Maturity. This history attempts to report the rates on loans of all maturities, from very short-term personal or trade loans and government bills to perpetual annuities with no maturity date at all. For modern times, maturity is accurately defined, and no reporting problem arises except for the ambiguities inherent in bond averages or optional redemption features. Later chapters present tables showing gradual and unbroken series of interest rates, from the shortest to the longest maturity.

The attempt to cover all maturities, however, succeeds only for a few countries in this century because of lack of earlier data. For the earlier centuries of modern times, the data will consist largely of rates on very long-term bonds or mortgages and rates on many forms of very short-term credit. Rates on medium-maturity loans will usually be lacking. Nevertheless, the definition of maturity will usually be precise.

For the Middle Ages, we will often have to be satisfied with two broad maturity categories, "long" and "short," because the bulk of the data is not more precise. "Long-term" loans will include the perpetual debt of Italian cities, the French rentes, the perpetual annuities issued by many European towns, and other loans that were clearly intended to run for many years. "Short-term" loans will include bills of exchange, bank deposits, pawnshop and other collateral loans, and the floating debt of princes. Much of this short-term debt, in fact, probably ran for years, but the form of contract was short term. There is uncertainty, however, as to the term of many medieval credits; when there is doubt, they have been classified as short term, but a description of the term is given to the reader whenever it has come down to us.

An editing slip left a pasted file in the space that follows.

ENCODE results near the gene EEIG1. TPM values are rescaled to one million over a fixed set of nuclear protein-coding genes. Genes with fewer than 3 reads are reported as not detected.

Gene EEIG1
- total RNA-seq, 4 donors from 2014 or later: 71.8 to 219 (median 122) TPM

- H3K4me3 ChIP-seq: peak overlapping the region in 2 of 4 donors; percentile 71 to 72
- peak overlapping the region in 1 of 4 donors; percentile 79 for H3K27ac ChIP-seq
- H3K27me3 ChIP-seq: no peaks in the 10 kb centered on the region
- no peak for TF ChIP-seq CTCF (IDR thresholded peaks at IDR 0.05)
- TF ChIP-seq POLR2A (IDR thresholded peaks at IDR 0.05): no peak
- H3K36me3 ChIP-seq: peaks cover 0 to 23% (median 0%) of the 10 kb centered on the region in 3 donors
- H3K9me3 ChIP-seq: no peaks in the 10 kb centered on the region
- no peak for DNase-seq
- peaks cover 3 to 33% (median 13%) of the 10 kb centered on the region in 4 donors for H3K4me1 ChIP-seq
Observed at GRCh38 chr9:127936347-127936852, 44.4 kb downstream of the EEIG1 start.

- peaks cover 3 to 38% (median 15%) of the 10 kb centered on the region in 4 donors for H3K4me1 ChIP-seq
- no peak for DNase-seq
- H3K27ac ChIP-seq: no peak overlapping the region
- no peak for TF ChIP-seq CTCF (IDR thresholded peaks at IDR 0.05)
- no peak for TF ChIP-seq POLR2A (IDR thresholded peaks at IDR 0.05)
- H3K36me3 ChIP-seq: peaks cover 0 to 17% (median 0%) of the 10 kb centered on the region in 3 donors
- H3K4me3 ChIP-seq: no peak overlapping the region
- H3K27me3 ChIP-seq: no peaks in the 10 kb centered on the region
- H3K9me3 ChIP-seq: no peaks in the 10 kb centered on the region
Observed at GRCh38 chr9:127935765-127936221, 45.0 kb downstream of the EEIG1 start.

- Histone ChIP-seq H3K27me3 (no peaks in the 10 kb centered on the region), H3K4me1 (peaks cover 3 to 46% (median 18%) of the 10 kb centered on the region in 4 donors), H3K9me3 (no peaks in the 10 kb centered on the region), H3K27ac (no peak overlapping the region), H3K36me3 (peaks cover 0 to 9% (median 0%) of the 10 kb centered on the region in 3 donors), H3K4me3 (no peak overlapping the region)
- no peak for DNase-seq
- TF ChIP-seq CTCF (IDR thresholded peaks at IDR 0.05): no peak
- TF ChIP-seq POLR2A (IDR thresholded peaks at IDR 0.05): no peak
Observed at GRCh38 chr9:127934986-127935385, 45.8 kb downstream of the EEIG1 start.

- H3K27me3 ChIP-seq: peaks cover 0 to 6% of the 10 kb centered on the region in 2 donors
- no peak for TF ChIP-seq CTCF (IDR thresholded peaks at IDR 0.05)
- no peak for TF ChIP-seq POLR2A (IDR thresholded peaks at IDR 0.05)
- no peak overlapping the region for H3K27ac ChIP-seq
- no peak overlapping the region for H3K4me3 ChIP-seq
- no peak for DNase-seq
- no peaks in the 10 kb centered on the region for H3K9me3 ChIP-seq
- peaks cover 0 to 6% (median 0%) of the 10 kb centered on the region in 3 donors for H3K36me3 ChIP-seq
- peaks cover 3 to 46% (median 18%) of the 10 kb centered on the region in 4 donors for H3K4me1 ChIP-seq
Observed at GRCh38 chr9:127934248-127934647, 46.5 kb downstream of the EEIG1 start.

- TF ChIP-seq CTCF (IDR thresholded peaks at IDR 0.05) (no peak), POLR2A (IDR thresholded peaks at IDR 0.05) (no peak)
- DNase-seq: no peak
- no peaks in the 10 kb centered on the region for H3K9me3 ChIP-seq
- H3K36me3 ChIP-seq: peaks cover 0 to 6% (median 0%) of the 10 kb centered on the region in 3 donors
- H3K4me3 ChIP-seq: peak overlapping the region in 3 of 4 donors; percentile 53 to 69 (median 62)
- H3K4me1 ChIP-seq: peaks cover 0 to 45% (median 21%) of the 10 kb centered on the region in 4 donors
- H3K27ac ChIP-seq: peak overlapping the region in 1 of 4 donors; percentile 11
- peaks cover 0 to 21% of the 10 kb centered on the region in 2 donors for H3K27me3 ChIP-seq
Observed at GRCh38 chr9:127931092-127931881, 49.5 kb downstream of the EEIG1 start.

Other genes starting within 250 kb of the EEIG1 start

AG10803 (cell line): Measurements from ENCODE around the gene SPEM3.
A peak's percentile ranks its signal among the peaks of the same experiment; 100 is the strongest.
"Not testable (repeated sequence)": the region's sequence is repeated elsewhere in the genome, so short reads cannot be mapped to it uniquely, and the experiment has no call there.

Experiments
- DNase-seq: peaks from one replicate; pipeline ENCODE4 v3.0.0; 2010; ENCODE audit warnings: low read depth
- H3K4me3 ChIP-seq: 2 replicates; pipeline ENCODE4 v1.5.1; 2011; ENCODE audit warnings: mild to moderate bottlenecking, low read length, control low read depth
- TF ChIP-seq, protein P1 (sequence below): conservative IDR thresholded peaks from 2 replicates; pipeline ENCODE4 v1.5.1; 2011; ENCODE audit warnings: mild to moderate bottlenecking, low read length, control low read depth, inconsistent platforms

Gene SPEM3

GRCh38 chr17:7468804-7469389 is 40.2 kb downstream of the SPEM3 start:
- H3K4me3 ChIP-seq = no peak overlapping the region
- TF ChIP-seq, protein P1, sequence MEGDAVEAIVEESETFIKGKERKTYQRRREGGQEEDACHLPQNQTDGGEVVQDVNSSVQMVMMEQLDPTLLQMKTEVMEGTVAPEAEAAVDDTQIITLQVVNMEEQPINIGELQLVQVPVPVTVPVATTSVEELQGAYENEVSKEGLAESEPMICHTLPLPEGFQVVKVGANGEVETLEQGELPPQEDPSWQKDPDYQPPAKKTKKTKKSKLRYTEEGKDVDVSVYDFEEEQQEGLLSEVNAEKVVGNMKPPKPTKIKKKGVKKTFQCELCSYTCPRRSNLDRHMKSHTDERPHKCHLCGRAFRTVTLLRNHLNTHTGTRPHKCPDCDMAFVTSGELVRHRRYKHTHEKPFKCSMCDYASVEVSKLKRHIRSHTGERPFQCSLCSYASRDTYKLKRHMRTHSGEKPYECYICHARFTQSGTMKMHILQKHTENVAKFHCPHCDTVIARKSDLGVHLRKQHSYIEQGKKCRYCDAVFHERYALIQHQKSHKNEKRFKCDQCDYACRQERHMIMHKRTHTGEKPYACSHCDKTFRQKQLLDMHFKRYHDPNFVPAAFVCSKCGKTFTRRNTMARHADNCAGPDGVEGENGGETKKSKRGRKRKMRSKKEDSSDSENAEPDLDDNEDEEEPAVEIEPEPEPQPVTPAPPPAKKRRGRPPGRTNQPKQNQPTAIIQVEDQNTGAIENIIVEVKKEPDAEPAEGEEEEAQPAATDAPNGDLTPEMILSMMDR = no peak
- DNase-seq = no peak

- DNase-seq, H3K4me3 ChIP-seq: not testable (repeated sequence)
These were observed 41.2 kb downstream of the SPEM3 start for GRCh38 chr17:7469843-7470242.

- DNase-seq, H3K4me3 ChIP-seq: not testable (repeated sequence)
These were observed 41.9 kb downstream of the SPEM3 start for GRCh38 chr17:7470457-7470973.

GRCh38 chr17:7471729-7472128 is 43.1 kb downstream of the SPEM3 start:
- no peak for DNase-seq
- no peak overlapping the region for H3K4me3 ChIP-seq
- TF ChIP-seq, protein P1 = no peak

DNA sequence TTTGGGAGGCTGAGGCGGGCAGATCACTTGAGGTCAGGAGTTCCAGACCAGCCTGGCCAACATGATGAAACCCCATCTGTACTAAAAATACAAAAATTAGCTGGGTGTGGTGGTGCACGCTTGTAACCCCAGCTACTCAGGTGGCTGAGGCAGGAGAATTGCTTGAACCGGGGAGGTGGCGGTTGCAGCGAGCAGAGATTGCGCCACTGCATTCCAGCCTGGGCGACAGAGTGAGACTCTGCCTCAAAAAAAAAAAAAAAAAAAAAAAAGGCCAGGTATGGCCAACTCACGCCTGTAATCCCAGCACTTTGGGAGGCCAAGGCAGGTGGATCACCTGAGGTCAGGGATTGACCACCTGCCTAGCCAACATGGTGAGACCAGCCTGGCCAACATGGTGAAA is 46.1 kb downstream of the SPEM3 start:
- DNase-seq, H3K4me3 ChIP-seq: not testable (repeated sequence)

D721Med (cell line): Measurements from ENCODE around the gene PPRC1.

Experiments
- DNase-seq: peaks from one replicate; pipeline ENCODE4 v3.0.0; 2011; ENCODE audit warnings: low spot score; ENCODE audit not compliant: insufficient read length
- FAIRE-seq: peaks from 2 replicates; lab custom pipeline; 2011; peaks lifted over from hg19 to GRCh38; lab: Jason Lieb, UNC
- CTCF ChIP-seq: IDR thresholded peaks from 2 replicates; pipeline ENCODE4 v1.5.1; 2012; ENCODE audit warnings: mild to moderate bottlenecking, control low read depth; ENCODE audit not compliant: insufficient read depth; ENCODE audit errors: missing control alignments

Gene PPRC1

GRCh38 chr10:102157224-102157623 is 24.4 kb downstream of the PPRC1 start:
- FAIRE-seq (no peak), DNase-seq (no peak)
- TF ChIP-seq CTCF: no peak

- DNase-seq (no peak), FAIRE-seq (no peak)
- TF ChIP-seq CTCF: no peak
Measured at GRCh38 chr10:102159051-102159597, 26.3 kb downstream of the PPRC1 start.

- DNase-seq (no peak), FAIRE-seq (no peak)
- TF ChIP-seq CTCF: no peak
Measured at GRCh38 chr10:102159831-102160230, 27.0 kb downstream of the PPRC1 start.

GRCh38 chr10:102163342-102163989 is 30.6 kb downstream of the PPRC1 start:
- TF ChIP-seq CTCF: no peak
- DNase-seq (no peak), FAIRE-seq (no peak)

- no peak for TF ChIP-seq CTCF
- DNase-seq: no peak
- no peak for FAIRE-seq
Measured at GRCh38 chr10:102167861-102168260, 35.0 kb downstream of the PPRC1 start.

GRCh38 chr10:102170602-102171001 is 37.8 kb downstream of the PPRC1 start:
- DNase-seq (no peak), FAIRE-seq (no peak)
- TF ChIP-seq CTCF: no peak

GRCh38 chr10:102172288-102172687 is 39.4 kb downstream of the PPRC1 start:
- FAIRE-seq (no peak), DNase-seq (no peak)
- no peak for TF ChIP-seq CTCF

For ancient times, distinctions between interest rates arising from maturity are almost nonexistent. The legal limits of Babylonia and Rome applied equally to long- and short-term loans. Historians report "normal" interest rates on best credits, usually without mention of maturity. There is, however, a great deal of evidence that most ancient loans were intended to run only a few months or at most from one to three years. Rates were usually quoted at so much a month. Even loans secured on real property usually specified repayment in one year; occasionally a longer period was specified, but there was no distinction of rate according to term. Long-term capital projects were not generally financed on credit, and states rarely borrowed. There were no large corporations. Some credits were in fact outstanding for years, but this was apparently due to regular renewal or to default. For these reasons, no attempt has been made to classify ancient rates by term of maturity, although in all cases where it is available the specific maturity has been given. Otherwise it is usually assumed they were short-term loans.